Sunday, December 30, 2012
Archbishop Thomas Wenski - The Archdiocese of Miami
Homily Preached by Archbishop Thomas G. Wenski on the Feast of the Holy Family at Blessed Trinity Parish in Miami Springs, FL. Sunday December 30, 2012
Today, the Sunday after Christmas, we celebrate the Feast of the Holy Family. When the shepherds went to the stable of Bethlehem after hearing the angels’ announcement of glad tidings, they found Mary and Joseph – and the baby in the manger. This scene is represented in “crčches” in our homes and in our churches – and the scene invites us to contemplate and to meditate on what we see and the Mystery it reveals.
We see, then, that the first witnesses of Christ found themselves not only before the Infant Jesus but also before a small family – a mother, a father and the child.
When God chose to reveal himself he did so within a family – and, in a real way, the family is an icon of God. God is love – and the love of a husband and wife who are created in his own image and likeness reflect this love of the Most Holy Trinity both in their coming together as one and it the fruit of their union – the children.
The feast of the Holy Family, then, reminds us of the sacredness of the institution of the family itself. For the flourishing of human society, the family is not optional. John Paul II insisted as did the Church Fathers at the Second Vatican Council, the good of persons and of society is affected by the healthy state of the family. In other words, healthy families mean healthy people and healthy societies. It should be obvious that much of the dysfunction that occurs in people’s lives, or in the life of society has its roots in dysfunctions found in the breakup of the family today.
As I said, for the flourishing of human society, the family is not optional – even for God. When God chose to reveal himself he did so within a family. He didn’t need Joseph to make Jesus – for the Word became flesh in the Virgin Mary’s womb by the power of the Holy Spirit and not through any human agency. But God judged it necessary that Jesus be raised by Joseph who was married to his mother, Mary. Joseph, the most chaste spouse of the Virgin Mary, played an indispensable role in the life of Jesus as his foster father. He was not an absent or an indifferent parent. Indeed to him was entrusted the safety and well-being of both Mary and Jesus. We see this in the episode of the flight into Egypt. We sense this in the account of the boy Jesus lost and then found teaching in the temple precincts of Jerusalem. That Joseph played a crucial role in the life of Jesus before his public ministry can be inferred from the fact that to his countrymen Jesus was understood to be “the carpenter’s son.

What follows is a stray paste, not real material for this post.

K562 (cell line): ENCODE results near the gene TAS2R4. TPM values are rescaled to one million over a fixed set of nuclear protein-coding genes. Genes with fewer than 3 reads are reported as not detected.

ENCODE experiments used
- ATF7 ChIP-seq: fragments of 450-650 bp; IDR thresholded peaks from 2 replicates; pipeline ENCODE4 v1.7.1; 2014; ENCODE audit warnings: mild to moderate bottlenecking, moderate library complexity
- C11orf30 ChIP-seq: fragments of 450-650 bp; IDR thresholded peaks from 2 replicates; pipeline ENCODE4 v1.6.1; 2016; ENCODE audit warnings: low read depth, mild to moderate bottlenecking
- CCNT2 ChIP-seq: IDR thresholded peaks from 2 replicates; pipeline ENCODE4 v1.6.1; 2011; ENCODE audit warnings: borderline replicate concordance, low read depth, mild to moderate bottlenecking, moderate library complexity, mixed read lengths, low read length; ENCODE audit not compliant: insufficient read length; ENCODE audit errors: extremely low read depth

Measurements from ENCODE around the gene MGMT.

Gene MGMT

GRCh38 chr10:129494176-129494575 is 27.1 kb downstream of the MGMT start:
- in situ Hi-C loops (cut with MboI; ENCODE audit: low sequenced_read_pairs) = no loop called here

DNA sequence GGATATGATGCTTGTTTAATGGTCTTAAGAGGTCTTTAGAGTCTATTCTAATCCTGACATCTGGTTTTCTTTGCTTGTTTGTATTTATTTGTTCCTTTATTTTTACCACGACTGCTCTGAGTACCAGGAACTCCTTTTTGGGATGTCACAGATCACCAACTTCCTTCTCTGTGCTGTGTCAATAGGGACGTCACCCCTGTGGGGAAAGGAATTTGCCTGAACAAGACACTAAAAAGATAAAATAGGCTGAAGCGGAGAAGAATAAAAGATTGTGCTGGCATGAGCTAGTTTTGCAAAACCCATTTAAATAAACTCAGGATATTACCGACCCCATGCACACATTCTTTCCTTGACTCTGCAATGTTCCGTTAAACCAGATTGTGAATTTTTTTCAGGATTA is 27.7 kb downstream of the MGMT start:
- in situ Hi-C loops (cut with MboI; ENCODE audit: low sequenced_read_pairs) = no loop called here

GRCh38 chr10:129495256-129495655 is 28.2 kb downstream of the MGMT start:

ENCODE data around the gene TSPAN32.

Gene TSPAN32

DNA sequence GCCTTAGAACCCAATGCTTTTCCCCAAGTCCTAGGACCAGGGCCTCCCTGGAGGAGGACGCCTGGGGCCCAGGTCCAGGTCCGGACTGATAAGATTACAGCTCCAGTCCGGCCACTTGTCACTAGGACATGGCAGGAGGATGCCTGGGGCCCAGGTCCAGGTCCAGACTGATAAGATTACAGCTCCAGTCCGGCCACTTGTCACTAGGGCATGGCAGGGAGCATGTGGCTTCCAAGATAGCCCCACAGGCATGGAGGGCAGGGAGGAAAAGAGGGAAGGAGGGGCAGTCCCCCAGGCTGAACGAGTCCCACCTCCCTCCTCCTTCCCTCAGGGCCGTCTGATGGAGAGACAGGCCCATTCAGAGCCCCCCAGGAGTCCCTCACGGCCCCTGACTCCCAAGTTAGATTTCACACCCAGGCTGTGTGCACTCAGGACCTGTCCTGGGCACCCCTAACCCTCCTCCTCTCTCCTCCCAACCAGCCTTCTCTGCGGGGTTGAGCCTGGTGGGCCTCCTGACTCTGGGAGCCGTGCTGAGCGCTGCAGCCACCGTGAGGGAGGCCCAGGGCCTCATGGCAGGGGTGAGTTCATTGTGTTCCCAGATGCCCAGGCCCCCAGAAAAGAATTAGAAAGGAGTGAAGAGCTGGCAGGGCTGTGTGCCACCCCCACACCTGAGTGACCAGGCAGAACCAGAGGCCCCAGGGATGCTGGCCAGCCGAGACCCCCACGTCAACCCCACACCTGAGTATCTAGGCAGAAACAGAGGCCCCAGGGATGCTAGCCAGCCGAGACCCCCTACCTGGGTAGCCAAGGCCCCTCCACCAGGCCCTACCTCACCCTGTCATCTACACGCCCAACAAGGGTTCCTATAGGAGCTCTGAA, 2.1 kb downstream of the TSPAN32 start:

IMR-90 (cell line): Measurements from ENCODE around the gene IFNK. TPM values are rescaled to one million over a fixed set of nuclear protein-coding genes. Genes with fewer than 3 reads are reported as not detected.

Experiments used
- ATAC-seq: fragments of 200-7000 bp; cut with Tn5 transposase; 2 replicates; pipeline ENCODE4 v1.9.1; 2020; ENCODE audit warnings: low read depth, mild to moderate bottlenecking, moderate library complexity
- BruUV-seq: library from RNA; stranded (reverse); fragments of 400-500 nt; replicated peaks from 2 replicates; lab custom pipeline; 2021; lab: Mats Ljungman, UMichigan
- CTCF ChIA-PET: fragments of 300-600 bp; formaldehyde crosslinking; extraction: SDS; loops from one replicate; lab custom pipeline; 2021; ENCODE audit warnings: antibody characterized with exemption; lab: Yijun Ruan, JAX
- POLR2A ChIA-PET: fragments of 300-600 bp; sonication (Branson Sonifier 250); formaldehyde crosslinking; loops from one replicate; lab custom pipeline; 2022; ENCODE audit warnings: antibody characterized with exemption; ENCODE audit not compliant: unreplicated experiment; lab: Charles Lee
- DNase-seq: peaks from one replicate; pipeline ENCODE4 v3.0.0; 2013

Today, many have tried to “redefine” the family – and in doing so they downplay the importance of the male figure in the home or pretend that the respective roles of husband and wife, father and mother are somehow interchangeable. Whether in an attempt to justify same sex couples or to promote the raising of children without the benefit of the committed relationship called marriage, many in our contemporary society promote a flawed anthropology - an incomplete understanding of the human person - that ignores the ways in which the presence of a father and a mother enhance the well-being of children.